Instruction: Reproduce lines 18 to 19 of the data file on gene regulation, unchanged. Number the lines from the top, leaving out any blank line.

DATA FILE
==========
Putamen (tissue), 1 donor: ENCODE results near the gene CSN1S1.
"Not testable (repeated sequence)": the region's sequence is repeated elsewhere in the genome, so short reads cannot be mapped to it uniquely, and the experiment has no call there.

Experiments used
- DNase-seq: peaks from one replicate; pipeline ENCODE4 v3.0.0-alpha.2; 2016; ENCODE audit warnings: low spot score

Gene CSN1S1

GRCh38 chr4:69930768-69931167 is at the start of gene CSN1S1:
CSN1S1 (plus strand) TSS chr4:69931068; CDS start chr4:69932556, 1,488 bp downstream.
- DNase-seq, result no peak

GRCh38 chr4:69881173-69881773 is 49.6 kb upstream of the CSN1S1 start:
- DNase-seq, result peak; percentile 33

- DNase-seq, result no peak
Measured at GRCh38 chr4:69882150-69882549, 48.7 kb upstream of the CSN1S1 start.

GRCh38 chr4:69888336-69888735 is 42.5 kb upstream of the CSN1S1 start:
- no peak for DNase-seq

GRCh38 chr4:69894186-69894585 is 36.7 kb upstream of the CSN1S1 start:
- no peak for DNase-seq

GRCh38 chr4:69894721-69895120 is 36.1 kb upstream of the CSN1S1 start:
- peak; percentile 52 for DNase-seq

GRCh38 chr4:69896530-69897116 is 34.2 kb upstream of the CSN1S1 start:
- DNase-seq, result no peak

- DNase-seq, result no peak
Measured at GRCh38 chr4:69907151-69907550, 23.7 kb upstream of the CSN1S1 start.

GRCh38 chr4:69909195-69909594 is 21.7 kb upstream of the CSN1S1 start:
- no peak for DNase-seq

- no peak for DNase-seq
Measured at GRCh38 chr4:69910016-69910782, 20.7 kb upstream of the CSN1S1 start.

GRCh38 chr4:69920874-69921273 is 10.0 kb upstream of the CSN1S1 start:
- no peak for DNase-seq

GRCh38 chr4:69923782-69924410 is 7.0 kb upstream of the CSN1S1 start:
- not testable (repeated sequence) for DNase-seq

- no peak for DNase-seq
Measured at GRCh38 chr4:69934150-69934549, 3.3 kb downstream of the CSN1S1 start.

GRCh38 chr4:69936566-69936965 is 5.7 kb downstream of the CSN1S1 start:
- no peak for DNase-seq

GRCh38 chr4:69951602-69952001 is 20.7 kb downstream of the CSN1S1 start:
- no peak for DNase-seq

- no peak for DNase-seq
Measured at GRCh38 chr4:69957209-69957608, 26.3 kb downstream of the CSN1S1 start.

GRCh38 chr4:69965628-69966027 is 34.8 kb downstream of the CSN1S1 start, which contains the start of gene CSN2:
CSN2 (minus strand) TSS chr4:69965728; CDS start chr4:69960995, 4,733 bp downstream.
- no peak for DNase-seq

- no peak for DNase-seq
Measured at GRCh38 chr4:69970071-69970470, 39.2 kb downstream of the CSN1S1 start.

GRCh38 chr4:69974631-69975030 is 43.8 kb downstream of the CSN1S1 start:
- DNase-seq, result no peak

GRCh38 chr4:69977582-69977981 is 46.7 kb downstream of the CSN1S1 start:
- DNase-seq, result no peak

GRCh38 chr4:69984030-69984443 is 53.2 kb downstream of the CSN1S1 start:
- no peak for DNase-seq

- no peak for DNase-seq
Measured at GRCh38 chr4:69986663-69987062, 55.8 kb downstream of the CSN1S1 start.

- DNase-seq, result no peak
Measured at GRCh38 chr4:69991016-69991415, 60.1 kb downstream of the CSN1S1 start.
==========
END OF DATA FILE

- peak; percentile 52 for DNase-seq

GRCh38 chr4:69896530-69897116 is 34.2 kb upstream of the CSN1S1 start: